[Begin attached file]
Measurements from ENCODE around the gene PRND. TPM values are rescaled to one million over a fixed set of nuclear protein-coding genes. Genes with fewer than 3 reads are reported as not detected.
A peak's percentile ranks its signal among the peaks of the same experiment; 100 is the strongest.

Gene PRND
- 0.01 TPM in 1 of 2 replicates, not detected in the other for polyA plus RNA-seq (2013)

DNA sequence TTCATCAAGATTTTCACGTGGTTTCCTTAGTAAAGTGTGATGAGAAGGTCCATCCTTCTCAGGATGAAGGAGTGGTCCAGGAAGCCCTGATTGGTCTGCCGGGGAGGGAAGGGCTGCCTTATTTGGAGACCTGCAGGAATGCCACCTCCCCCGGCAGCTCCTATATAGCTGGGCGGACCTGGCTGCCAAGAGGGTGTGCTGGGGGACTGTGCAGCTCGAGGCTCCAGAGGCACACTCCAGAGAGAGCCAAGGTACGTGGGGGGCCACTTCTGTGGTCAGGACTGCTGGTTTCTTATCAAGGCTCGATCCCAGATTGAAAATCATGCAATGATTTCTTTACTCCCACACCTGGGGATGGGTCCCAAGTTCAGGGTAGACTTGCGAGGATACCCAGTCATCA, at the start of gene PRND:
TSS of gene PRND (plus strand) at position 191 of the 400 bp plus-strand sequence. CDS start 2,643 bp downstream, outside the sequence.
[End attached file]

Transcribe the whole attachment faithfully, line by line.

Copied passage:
Measurements from ENCODE around the gene PRND. TPM values are rescaled to one million over a fixed set of nuclear protein-coding genes. Genes with fewer than 3 reads are reported as not detected.
A peak's percentile ranks its signal among the peaks of the same experiment; 100 is the strongest.

Gene PRND
- 0.01 TPM in 1 of 2 replicates, not detected in the other for polyA plus RNA-seq (2013)

DNA sequence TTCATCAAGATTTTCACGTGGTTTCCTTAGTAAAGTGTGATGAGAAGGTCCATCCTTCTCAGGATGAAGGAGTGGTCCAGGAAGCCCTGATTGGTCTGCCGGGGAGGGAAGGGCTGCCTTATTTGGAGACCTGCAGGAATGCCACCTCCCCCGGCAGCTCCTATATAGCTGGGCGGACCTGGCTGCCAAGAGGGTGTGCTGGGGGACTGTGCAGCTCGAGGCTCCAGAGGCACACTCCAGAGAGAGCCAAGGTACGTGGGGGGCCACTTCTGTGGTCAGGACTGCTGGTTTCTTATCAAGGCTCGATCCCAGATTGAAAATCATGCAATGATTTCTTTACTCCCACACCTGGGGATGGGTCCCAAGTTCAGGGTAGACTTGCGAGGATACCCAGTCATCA, at the start of gene PRND:
TSS of gene PRND (plus strand) at position 191 of the 400 bp plus-strand sequence. CDS start 2,643 bp downstream, outside the sequence.